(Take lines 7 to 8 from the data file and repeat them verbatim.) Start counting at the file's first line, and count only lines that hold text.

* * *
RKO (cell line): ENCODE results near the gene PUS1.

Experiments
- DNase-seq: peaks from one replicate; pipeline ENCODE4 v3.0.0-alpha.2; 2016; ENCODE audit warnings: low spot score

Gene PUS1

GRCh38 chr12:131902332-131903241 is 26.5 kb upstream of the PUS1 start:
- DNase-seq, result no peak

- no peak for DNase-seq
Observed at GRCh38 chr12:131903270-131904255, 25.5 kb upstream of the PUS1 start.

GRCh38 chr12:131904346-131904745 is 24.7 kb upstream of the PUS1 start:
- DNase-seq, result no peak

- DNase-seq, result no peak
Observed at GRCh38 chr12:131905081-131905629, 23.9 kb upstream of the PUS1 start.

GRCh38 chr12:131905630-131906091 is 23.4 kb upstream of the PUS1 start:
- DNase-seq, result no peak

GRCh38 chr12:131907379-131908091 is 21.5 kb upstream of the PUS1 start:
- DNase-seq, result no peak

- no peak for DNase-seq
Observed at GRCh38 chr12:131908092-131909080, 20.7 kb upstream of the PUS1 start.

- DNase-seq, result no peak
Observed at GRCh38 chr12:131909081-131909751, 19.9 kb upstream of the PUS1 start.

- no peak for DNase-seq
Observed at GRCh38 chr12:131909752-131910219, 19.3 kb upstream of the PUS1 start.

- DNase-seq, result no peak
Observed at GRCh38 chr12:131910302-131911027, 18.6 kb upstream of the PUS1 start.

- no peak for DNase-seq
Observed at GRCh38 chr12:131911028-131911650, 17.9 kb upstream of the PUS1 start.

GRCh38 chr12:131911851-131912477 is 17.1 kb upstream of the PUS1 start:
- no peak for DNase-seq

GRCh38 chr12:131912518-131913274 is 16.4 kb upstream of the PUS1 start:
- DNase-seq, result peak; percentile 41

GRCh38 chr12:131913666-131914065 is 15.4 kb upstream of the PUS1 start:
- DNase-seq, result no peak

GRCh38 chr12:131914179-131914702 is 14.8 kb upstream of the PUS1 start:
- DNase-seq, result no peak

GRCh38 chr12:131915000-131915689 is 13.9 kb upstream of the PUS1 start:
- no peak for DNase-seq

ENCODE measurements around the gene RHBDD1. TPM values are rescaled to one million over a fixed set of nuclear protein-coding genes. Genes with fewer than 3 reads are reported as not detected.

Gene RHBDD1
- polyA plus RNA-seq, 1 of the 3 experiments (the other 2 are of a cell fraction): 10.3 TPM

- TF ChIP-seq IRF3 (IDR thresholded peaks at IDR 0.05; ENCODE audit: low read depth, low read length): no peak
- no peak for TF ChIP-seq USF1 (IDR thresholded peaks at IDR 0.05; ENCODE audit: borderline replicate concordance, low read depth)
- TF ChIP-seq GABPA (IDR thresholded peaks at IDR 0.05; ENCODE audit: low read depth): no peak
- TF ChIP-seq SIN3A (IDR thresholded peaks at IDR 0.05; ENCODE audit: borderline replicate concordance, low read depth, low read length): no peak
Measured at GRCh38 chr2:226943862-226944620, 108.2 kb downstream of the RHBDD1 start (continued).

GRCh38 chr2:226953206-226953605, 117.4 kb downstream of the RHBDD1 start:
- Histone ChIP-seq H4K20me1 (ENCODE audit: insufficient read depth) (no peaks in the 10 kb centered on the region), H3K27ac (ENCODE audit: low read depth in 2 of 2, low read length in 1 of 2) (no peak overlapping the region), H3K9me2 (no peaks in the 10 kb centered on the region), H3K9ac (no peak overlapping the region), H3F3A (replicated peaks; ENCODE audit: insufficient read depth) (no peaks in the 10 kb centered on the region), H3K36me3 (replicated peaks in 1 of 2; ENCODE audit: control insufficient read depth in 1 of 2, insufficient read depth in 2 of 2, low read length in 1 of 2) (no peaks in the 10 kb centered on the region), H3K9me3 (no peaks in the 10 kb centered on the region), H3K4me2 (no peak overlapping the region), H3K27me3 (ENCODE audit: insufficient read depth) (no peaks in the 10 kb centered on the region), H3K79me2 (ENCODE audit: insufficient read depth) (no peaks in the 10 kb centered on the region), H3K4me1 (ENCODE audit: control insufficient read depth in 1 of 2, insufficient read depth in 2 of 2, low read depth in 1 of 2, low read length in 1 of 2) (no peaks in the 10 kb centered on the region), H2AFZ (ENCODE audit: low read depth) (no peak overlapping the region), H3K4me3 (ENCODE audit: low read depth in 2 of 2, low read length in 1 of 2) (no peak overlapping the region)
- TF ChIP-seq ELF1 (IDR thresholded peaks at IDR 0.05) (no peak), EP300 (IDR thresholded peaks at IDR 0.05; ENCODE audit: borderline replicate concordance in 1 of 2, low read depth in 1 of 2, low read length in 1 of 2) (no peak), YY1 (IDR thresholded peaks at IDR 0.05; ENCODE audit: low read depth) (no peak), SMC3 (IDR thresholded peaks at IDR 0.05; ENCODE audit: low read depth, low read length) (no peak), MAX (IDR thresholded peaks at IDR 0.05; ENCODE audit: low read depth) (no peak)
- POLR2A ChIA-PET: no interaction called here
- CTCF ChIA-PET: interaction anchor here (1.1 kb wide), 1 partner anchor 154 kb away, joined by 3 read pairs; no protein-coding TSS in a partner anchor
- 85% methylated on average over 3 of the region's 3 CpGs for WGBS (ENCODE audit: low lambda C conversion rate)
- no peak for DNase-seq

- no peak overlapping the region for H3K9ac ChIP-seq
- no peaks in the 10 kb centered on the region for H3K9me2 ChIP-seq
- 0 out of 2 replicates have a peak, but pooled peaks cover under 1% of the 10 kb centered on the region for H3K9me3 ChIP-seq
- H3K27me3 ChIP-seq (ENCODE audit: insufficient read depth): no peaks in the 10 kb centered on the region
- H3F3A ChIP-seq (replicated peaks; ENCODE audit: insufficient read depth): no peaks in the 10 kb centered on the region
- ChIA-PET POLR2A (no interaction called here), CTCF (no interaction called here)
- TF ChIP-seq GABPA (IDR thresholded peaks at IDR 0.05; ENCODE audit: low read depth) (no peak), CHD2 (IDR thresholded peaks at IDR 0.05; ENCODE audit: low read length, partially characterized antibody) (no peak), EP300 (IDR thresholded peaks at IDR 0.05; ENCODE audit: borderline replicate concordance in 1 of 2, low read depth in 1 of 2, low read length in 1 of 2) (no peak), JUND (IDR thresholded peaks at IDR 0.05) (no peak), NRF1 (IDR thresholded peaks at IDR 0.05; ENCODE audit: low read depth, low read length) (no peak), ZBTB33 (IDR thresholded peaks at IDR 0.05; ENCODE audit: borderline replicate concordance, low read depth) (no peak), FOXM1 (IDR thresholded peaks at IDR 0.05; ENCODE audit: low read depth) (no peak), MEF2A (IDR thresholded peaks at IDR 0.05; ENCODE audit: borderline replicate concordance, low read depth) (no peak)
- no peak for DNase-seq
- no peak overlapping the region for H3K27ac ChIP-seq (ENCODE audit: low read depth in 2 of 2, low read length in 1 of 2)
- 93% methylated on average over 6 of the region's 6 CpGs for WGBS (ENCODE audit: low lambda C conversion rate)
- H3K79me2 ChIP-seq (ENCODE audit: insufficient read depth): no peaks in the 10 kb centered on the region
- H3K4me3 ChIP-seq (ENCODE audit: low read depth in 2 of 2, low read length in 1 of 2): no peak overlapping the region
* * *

- no peak for DNase-seq
Observed at GRCh38 chr12:131903270-131904255, 25.5 kb upstream of the PUS1 start.